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Wentzville Fire Protection District firefighter and fire truck at a fire training exercise

Wentzville FPD News & Fire Safety Tips

Follow These Back-to-School Safety Tips for a Great School Year in Our Community


The new school year begins August 21. While parents might be busy helping children shop for school supplies, clothes, and other necessities, talking about personal safety and reminding children about common safety rules also is imperative to start the new year right and help children feel empowered.


Wentzville Fire Protection District compiled a list of back-to-school safety tips for parents. Use these tips to open a discussion with children and encourage them to practice good safety habits at the bus stop and while walking or biking to and from school!


Safety at the School Bus Stop

According to the National Center for Education Statistics, more than 24 million children rely on the school bus for transportation. Each day, thousands of children in our community wait at their designated bus stop for the arrival of the school bus.


While many parents wait for the bus with their child, not all children are supervised at the bus stop. For middle school and high school students, the wait for the bus is an independent responsibility. After all, most teens don’t want their parents hovering over them.


These 10 tips can help children feel safer at the bus stop and feel empowered if they are in an uncomfortable or dangerous situation:


1. Know the bus schedule.

Missing the bus complicates the school day; children have to wait for their parent, grandparent or another adult to give them a ride, and the late arrival to school could result in an unexcused tardy. Parents should always research the bus arrival time for their child; make sure the child arrives at the bus stop earlier than the stated time.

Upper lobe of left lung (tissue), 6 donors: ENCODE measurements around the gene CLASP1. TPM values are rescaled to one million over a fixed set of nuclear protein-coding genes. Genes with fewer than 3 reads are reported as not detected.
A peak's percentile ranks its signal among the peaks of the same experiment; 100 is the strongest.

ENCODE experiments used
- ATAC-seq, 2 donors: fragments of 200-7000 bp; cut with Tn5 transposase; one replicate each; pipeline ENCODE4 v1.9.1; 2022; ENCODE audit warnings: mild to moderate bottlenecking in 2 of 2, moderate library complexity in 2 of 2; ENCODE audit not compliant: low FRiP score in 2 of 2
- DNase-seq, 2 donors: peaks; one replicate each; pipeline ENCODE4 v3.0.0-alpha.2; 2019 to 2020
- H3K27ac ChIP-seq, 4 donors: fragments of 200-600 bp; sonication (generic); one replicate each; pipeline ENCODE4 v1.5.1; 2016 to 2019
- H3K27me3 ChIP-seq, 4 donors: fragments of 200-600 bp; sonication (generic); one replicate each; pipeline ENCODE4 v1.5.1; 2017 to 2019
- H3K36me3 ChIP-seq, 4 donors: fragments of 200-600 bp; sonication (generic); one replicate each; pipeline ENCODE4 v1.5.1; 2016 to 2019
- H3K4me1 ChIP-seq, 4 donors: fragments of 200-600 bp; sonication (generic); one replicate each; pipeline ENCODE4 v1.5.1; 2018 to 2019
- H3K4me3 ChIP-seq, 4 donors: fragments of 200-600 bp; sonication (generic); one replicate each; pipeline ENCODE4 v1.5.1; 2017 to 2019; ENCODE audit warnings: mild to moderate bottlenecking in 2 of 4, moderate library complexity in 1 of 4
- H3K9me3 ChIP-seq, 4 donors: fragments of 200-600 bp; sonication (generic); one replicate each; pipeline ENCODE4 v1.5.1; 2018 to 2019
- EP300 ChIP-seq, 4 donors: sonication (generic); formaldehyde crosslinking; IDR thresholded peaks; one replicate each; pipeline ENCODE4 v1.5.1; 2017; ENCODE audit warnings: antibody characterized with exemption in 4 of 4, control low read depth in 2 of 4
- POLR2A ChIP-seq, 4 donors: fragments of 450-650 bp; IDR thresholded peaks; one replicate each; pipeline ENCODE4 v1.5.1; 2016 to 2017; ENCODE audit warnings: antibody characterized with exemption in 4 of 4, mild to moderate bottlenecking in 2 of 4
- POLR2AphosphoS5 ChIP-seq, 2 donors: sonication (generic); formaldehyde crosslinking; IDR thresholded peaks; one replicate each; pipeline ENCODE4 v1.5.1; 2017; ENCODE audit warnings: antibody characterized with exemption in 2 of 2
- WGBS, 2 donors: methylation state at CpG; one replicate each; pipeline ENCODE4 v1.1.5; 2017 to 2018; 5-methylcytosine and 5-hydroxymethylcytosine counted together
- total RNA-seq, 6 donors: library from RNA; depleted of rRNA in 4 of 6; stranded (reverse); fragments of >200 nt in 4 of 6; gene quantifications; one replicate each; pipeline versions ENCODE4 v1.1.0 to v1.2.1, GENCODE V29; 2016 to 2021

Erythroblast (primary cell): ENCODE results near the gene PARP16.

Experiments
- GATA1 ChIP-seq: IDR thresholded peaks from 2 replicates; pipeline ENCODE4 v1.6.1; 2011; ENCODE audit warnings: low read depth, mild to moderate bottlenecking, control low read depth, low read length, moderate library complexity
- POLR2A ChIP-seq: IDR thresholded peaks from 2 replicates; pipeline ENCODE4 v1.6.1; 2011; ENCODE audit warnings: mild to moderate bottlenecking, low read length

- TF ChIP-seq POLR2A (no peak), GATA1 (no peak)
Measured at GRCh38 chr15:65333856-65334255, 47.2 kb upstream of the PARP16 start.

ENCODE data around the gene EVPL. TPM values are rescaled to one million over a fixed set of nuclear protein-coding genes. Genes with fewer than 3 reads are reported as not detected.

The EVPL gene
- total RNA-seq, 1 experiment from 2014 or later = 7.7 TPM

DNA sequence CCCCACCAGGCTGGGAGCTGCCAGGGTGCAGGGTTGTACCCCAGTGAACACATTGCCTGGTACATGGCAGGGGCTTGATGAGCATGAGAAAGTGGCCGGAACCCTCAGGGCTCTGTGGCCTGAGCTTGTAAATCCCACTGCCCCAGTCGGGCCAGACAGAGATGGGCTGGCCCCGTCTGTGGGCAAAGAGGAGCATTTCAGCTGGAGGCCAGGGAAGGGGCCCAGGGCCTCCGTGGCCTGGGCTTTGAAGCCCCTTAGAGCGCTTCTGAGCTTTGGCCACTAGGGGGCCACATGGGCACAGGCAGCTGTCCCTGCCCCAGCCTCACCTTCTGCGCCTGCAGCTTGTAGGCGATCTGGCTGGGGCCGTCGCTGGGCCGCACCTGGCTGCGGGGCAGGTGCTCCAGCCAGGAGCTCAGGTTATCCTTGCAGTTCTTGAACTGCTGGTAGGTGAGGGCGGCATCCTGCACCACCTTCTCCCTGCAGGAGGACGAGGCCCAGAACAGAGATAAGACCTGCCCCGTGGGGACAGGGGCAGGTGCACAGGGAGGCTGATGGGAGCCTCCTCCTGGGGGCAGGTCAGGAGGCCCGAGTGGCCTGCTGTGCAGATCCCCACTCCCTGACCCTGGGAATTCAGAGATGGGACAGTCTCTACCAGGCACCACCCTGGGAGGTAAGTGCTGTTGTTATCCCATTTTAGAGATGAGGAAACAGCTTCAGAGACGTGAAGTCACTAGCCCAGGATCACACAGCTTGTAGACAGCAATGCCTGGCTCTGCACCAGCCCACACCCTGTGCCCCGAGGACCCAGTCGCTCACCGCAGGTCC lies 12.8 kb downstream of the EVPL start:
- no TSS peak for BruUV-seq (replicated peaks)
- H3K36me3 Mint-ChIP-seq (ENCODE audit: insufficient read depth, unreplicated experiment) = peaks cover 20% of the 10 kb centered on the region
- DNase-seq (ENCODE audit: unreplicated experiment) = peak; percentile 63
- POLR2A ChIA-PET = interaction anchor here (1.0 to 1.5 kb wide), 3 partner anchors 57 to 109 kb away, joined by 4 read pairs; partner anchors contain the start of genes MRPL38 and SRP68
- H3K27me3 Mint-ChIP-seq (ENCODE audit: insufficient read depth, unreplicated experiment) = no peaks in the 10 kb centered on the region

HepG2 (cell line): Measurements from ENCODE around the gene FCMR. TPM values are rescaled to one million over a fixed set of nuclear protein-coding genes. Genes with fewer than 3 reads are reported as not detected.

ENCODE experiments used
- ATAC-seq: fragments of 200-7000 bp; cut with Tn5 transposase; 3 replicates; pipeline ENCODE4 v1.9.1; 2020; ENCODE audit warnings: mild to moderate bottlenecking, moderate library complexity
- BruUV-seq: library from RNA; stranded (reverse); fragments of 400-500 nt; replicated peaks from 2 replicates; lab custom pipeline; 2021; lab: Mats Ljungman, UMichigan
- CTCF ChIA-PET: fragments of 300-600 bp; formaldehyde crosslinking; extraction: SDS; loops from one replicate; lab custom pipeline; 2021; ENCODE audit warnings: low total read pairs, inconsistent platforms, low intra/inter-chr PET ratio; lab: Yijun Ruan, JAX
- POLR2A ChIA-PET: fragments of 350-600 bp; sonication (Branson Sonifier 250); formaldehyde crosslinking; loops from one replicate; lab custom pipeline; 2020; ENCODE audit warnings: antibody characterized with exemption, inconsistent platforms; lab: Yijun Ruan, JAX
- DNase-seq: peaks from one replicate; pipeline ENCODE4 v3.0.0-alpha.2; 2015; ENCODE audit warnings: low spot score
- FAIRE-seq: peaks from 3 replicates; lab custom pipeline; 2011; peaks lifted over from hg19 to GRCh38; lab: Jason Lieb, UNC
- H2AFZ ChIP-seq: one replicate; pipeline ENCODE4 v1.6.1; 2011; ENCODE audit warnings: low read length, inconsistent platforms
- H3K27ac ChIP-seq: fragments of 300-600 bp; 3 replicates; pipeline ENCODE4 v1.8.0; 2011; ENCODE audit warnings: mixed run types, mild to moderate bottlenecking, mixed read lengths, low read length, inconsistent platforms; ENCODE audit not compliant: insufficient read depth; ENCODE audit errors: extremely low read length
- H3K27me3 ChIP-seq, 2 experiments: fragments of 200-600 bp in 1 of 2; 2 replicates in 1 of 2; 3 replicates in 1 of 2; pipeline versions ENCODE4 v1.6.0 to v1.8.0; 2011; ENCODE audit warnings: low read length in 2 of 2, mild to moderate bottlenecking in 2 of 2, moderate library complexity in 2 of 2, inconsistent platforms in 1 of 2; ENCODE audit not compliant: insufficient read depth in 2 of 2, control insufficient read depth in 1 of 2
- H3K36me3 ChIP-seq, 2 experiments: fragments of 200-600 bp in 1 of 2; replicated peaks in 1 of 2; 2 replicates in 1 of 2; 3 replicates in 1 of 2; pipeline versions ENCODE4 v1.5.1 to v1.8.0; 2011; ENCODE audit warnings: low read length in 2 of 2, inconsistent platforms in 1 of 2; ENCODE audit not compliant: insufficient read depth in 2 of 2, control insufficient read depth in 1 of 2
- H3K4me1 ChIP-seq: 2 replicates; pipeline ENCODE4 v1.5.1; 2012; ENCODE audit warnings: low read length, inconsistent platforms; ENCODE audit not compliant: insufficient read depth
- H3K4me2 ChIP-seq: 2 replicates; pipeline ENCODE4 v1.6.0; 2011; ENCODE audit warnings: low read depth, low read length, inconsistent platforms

2. Know the bus number.

Each bus has a specific route. Children should know their bus number to ensure they board the correct bus for their trip home. Parents can give children a note about their bus number, but teachers also help younger children to ensure they don’t board the incorrect bus.


3. Always stand away from the roadway.

Some bus stops are located in a neighborhood, but others are in busier areas. When waiting for the bus, children should stay on the sidewalk and away from the road.


4. Wait for the bus driver to show the stop signs and open the doors.

The school bus always stops and a safety stop sign is displayed when the doors open. This alerts cars in both directions that children are boarding. Children should always wait for the safety stop signs before approaching the bus.


5. Remember to look both ways!

Children might need to cross the street to board the bus. They should waiting until the stop signs from the bus are displayed before crossing the street. In addition, children should never assume it is safe to cross. While traffic must stop for public

school buses, not every driver is attentive. Children should look both ways before crossing the street.


6. Never talk to strangers or approach their vehicle.

Be mindful of ‘stranger danger.’ Children should NEVER approach an unfamiliar vehicle or accept a ride from a stranger. Parents should set up a password that only trusted friends and adults know and can communicate to the child in an emergency.


7. Be aware of all surroundings.

When waiting at the bus stop, it’s common for older children to play on their phone. Children need to be aware of their surroundings; this is important to ensure they can react if a stranger approaches or if there is any emergency situation.


8. Be respectful of others.

Bullying can happen on a bus, at school, online, or at a bus stop. Understand that words and actions have an impact and consequences. Treat others with respect and kindness.


9. Follow the rules of the bus.

Bus drivers will often provide children with instructions about the behavior expectations for the bus. Parents should ensure children engage in appropriate behavior on the bus and at the bus stop, too.


10. If you see something, say something.